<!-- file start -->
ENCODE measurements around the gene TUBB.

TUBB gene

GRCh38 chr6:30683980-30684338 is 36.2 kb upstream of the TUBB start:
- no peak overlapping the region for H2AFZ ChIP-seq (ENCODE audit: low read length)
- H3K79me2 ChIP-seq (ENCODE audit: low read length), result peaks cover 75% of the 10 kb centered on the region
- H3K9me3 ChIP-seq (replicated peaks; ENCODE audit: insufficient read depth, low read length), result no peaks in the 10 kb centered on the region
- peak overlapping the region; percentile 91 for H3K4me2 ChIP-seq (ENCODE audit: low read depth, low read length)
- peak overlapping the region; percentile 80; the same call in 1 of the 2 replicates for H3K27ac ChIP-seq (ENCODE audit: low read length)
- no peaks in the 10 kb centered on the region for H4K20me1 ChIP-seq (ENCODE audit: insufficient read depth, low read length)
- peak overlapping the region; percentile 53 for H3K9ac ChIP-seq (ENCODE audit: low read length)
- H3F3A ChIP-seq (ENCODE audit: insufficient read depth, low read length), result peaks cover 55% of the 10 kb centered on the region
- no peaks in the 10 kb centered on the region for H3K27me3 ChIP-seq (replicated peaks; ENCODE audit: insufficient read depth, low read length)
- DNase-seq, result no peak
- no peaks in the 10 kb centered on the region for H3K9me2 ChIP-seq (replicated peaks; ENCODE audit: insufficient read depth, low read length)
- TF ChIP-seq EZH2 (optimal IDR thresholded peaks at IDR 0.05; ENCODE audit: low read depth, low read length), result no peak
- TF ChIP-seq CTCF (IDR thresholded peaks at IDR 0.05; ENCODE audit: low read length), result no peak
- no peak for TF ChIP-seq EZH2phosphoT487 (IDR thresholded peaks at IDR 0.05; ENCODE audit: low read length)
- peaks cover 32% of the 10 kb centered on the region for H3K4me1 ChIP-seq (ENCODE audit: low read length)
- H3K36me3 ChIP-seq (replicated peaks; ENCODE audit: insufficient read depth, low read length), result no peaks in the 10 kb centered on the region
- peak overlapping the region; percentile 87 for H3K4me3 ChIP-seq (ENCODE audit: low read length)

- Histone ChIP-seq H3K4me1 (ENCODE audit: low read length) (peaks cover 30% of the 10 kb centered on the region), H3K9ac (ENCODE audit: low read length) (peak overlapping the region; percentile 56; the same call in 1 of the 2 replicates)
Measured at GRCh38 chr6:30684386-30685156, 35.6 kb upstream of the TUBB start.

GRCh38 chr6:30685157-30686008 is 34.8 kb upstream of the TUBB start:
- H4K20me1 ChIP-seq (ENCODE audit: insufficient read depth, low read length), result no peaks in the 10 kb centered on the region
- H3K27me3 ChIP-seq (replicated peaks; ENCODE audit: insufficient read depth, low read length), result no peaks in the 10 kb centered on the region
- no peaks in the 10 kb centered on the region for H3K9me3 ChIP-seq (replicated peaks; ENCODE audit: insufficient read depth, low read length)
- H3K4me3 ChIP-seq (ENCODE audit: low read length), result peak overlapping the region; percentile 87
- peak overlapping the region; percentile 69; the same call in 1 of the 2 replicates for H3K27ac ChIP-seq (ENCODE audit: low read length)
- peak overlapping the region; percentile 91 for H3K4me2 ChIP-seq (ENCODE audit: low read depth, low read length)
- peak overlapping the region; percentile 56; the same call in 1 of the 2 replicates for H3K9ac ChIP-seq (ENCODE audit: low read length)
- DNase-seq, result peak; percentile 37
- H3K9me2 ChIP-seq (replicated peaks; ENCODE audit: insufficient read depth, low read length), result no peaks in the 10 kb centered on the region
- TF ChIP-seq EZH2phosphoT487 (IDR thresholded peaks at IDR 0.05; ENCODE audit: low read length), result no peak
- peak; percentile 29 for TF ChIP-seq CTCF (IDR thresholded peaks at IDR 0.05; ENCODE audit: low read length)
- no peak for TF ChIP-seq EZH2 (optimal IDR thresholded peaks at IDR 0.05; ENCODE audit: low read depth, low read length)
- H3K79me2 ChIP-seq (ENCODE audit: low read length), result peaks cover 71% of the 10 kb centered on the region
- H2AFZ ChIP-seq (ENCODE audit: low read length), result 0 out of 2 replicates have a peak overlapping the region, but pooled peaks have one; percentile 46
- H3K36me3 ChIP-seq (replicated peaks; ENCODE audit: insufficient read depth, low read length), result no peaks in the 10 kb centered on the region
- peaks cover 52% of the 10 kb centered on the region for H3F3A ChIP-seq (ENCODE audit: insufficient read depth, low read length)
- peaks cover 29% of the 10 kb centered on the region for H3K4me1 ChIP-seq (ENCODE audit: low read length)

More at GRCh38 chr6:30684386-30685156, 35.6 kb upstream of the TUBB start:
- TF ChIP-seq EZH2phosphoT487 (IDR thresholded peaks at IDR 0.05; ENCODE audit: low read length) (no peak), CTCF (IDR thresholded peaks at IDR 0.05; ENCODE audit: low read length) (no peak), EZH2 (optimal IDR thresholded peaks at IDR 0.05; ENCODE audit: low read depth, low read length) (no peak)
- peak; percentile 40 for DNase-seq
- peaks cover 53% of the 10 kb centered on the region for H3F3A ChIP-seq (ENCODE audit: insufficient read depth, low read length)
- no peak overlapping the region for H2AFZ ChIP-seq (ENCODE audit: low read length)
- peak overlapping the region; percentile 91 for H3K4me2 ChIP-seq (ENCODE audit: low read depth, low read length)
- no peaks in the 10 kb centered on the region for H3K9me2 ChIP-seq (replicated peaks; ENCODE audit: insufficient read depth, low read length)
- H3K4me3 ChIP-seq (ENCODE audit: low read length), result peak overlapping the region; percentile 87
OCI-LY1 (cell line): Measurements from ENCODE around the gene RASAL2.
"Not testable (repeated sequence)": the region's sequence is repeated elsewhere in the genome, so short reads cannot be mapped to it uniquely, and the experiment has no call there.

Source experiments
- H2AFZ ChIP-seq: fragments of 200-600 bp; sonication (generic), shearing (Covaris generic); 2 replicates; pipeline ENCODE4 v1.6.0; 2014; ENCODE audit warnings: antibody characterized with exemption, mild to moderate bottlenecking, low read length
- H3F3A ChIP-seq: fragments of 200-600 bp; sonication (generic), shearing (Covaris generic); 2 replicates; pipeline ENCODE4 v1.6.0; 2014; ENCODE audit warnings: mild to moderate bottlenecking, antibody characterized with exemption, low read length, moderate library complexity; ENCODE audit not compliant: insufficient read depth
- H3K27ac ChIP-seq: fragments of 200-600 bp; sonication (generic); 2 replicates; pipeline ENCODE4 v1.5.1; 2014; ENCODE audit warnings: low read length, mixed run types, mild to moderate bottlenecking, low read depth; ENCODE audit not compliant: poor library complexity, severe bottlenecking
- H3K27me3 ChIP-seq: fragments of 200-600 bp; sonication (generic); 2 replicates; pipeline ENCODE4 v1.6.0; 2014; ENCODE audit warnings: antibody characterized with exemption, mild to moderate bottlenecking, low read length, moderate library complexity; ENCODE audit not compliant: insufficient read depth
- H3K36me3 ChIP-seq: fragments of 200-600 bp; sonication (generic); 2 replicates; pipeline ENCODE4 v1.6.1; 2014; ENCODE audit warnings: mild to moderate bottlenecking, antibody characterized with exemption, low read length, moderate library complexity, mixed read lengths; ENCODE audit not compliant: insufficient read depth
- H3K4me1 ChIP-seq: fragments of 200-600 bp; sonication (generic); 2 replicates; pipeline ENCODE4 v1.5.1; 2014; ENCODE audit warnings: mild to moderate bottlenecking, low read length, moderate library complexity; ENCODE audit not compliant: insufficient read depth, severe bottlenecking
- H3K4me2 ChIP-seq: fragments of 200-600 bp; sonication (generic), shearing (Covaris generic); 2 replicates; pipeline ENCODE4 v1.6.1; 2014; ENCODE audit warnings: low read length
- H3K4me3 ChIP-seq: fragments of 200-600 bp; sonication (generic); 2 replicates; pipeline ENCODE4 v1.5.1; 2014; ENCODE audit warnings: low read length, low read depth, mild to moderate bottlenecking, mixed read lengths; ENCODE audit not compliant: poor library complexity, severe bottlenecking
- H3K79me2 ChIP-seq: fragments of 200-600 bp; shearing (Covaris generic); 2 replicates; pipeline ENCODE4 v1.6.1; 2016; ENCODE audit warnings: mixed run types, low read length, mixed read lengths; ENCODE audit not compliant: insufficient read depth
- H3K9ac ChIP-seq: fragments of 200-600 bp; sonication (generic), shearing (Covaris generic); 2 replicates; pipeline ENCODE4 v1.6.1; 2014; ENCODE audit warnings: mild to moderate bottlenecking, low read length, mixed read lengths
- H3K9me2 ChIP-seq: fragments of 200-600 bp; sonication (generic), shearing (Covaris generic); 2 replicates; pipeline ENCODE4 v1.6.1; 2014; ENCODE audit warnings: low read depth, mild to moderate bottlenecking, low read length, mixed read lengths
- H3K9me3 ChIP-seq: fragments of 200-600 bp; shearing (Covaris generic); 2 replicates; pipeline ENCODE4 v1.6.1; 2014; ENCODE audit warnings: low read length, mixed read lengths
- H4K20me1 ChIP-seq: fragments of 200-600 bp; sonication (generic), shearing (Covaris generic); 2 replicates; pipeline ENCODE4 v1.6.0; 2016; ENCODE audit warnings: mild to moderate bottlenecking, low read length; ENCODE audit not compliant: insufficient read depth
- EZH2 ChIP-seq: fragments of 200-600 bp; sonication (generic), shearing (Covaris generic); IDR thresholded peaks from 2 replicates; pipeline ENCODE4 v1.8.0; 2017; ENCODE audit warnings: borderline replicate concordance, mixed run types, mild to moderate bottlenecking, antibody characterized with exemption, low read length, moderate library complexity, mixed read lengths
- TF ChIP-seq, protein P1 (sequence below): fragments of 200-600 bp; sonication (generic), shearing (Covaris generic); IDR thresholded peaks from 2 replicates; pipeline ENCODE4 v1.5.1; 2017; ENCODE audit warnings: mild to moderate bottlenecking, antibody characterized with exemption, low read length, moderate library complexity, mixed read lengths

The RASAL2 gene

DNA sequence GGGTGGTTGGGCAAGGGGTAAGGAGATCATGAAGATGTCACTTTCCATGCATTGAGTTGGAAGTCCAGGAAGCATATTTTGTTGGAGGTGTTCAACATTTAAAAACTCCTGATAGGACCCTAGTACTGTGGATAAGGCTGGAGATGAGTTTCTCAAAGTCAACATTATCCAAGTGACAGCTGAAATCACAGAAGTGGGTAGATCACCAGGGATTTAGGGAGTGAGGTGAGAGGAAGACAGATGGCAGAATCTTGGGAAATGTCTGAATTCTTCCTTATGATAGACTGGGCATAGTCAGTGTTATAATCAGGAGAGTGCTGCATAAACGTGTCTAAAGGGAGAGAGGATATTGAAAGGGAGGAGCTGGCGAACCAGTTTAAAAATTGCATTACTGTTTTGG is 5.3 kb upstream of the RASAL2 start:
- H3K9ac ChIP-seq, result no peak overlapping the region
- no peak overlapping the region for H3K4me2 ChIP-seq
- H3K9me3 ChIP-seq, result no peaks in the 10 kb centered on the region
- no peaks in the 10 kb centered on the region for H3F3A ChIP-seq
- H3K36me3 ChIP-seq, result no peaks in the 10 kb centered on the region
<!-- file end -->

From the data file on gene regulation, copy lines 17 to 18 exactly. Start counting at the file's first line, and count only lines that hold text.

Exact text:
- no peak for TF ChIP-seq EZH2phosphoT487 (IDR thresholded peaks at IDR 0.05; ENCODE audit: low read length)
- peaks cover 32% of the 10 kb centered on the region for H3K4me1 ChIP-seq (ENCODE audit: low read length)